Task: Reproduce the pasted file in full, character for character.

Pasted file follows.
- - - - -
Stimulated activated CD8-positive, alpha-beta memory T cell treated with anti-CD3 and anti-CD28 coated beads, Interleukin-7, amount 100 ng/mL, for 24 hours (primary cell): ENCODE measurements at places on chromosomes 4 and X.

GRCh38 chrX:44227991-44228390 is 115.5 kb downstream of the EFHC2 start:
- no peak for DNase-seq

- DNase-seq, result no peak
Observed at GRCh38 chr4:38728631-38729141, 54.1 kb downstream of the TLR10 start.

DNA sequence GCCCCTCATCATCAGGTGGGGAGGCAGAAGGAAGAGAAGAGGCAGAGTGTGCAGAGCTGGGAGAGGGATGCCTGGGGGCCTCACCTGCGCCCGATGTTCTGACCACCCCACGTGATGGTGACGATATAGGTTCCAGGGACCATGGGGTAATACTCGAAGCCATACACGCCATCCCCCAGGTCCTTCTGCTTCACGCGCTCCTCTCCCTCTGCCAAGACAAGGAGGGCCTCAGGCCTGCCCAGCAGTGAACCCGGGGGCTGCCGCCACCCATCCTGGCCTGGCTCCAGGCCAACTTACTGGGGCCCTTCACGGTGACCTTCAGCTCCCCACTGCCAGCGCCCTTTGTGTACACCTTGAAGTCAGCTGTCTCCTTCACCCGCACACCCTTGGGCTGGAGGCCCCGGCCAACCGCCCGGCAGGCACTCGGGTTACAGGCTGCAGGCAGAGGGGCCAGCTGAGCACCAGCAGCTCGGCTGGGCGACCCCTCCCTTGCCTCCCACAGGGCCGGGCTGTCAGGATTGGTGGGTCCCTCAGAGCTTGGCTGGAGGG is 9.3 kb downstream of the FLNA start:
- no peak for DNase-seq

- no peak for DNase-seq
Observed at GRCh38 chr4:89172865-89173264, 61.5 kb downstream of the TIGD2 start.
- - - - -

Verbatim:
Stimulated activated CD8-positive, alpha-beta memory T cell treated with anti-CD3 and anti-CD28 coated beads, Interleukin-7, amount 100 ng/mL, for 24 hours (primary cell): ENCODE measurements at places on chromosomes 4 and X.

GRCh38 chrX:44227991-44228390 is 115.5 kb downstream of the EFHC2 start:
- no peak for DNase-seq

- DNase-seq, result no peak
Observed at GRCh38 chr4:38728631-38729141, 54.1 kb downstream of the TLR10 start.

DNA sequence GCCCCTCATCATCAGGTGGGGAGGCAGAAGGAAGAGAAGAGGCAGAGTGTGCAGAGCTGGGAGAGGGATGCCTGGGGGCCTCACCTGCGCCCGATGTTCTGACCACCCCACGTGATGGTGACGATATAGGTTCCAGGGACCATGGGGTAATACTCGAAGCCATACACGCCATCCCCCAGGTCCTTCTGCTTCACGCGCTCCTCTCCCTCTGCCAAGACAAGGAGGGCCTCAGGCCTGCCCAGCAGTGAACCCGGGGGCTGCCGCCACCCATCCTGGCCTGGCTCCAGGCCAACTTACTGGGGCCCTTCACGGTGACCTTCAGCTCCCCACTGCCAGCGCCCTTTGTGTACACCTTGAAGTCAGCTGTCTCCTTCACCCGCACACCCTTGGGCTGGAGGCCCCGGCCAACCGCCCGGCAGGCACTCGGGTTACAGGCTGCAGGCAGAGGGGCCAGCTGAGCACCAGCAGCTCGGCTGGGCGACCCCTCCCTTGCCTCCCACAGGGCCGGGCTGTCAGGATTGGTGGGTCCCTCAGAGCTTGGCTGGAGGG is 9.3 kb downstream of the FLNA start:
- no peak for DNase-seq

- no peak for DNase-seq
Observed at GRCh38 chr4:89172865-89173264, 61.5 kb downstream of the TIGD2 start.